KS: Yes, I reported it three or four times to David Adams.
TS: Why did you report it to Mr. Adams?
KS: He was our supervisor.
TS: Tell me what you told Mr. Adams, please.
KS: I pointed out that all of the female employees were afraid to be alone when Mr. Heinze was drinking. If he'd been out drinking, we always made it a habit to go places in twos so that there was never anyone alone in the office where he might be. We looked out for each other.
TS: What did Mr. Adams say?
Steven Guttell: Objection, hearsay.
Judge: Overruled. He's an agent, an employee of the defendant.
TS: Please continue.
KS: He listened to me, acknowledged what I said, but didn't say much else.
TS: Did you ask him to do anything?
KS: I asked him for help. I said something needed to be done, somebody needed to do something.
TS: Did any of the female employees use obscene language in the workplace?
KS: We all tended to use obscenities. I don't believe they were directed in an obscene fashion. It was the language du jour. We would use the word ________ often; in moments of frustration, damm, hell. Obscene? I don't believe the female employees directed it at people in an obscene way, no.
TS: Did Mr. Heinze ...?
KS: He often used obscenity as a way of making a point and intimidating....
Cross-examination of Kathleen Sullivan by Allen Heinze's attorney, Steven Guttell:
SG: Did you ever suggest to Allen Heinze that you wanted to engage in sexual intercourse with him?
SG: And Mr. Heinze asked you to engage in sexual intercourse with him, is that correct?
SG: And you did voluntarily, is that correct?
SG: On two separate occasions?
Cross-examination of Kathleen Sullivan by APAAC's defense attorney, Douglas Fitch:
DF: Ms. Sullivan, you testified earlier that Mr. Adams was your supervisor, correct.
KS: That's correct.
DF: Isn't it true that when you met with the new summer clerks in May, 1988, you informed those clerks that Mr. Adams had no real power over you and that if you had a problem with Dave Adams, you should go to Mr. Heinze?
KS: I advised them that if they had a problem with Dave, they should go to Heinze, yes.
Re-direct by Attorney Schlier:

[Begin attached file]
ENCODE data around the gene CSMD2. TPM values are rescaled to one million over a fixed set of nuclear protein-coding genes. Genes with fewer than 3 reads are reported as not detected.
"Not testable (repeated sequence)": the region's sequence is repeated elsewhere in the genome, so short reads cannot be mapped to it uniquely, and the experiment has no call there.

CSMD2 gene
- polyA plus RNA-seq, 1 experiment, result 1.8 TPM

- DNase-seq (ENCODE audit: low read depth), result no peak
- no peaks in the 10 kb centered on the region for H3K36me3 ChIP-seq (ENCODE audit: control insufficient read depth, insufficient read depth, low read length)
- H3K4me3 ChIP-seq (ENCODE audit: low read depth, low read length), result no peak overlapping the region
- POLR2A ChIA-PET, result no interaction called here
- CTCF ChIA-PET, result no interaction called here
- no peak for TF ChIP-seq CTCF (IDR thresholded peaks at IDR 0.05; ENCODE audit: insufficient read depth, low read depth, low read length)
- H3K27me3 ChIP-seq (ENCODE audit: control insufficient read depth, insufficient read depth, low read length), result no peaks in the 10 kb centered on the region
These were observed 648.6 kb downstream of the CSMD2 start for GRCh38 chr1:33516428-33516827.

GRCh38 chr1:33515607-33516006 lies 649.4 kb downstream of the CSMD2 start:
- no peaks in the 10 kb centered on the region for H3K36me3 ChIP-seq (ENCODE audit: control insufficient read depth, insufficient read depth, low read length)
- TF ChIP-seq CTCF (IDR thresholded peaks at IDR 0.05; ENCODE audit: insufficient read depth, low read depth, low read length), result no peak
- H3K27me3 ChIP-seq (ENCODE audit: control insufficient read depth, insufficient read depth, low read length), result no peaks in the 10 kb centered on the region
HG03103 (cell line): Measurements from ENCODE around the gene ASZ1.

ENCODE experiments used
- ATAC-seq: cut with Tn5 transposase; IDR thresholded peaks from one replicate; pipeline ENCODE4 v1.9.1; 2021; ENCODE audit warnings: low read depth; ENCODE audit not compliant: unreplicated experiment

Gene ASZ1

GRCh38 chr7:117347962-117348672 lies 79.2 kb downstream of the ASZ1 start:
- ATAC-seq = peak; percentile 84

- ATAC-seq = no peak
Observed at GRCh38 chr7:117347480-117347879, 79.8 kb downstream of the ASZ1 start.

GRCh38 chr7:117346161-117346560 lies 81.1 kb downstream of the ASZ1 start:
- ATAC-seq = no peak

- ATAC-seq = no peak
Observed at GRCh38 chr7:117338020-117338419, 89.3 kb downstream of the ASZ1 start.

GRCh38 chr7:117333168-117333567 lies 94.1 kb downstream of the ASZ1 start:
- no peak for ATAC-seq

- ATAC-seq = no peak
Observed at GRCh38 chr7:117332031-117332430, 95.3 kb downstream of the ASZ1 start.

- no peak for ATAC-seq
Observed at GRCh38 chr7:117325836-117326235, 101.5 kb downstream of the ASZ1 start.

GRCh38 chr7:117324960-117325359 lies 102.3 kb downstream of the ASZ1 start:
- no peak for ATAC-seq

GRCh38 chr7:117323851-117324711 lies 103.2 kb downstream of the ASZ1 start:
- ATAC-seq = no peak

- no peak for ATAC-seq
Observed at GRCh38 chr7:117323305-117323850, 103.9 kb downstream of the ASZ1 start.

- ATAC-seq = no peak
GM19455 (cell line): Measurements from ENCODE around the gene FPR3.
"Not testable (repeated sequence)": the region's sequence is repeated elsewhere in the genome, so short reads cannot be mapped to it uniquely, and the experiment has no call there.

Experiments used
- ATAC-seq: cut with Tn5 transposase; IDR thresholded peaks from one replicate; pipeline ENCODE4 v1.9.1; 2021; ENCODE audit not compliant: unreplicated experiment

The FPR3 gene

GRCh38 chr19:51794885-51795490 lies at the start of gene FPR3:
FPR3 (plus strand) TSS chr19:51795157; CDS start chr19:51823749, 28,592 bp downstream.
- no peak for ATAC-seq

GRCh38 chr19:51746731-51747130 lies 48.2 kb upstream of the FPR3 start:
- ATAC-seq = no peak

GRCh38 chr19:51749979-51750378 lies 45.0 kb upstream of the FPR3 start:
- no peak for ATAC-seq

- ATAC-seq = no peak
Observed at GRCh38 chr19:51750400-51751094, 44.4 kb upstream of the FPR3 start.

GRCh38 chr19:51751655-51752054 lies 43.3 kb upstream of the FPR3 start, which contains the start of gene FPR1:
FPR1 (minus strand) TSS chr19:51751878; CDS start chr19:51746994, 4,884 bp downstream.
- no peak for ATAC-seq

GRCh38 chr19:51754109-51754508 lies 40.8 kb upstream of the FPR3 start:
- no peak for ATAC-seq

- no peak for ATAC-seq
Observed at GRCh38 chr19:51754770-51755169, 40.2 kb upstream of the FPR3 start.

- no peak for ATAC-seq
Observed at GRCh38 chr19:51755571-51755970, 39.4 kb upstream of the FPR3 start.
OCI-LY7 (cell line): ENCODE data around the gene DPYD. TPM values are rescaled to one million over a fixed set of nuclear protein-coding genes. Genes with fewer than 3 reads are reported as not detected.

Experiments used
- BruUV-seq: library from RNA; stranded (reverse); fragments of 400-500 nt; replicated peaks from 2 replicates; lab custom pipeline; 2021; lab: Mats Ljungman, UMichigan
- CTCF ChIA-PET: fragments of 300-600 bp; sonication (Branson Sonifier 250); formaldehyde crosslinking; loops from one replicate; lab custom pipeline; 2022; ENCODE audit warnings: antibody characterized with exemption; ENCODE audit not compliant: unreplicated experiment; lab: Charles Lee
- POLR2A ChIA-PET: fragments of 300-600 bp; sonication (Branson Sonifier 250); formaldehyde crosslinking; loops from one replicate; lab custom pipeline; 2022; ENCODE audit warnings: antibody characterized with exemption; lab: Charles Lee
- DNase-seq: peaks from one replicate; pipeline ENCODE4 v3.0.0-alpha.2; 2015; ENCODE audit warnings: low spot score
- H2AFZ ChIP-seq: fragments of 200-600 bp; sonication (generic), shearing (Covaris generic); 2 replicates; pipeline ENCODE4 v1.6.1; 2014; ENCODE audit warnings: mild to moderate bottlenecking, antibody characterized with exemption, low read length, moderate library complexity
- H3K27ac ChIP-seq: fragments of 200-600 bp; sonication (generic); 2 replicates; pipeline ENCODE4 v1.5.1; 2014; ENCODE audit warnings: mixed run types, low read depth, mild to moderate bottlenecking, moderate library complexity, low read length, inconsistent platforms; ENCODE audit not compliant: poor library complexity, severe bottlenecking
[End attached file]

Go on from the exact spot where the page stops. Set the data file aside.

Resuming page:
TS: Why did you have sexual intercourse with Allen Heinze?
KS: When my husband died, and I knew I was leaving APAAC it really did seem inevitable that I would have sex with Al. In my mind, the best way to get back the power, to be back in charge, was to say yes, to say, "o.k. buddy, my terms.'' In my mind it was because that was the only way I could get back the power that he had taken from me, by turning it around so that I said yes, instead of him intimidating me.
TS: Where did the first incident occur?
KS: In his office at APAAC on the conference table.
Plaintiff's attorney Todd Schlier calls the defendant, Allen Heinze, as his next witness.
TS: Mr. Heinze, how old are you?
TS: In August 1988 you would've been fifty years old?
TS: You were formerly the executive director of APAAC?
AH: Yes sir.
TS: For what period of time?
AH: From May 31, 1977 to February 2, 1991.
TS: During the time you were executive director, did you use off color or vulgar language in the presence of female employees?
AH: Occasionally, yes.
TS: Tell the jury what off color or vulgar language you used in the presence of female employees, sir.
AH: I used each and every word that the jury has already heard today.TS: Have you used those words in the presence of Council members?
AH: Occasionally, yes.
TS: Have you ever heard any of the Council members use the kind of language that we've heard in this trial in the presence of female employees?
TS: Mr. Heinze, you're acquainted with Ms. Schallock, correct?
TS: When did you first meet her, sir?
AH: I believe my first recollection of meeting her is when she came into the office after she had called to ask if she could work as a law clerk at APAAC.
TS: You don't recall her being a student of yours when you taught at Arizona State University in a class called criminal justice?
AH: She told me that she had been a student, but I don't have any recollection of Ms. Schallock in the class.
TS: When Ms. Schallock began her employment as a law clerk, during the summer of 1988 did she consult with you about law school?
AH: Yes sir, she did.
TS: Did she discuss with you whether she should concentrate on taking courses in criminal law?
TS: You noticed that she had spent a significant amount of time with her undergraduate studies, studying criminal justice, correct?
TS: She expressed to you that some day she hoped to be a prosecutor?
AH: Yes, I believe she did.
TS: Isn't it true that while you were in the office, during the summer of 1988, that whenever you were there Ms. Schallock would speak with you?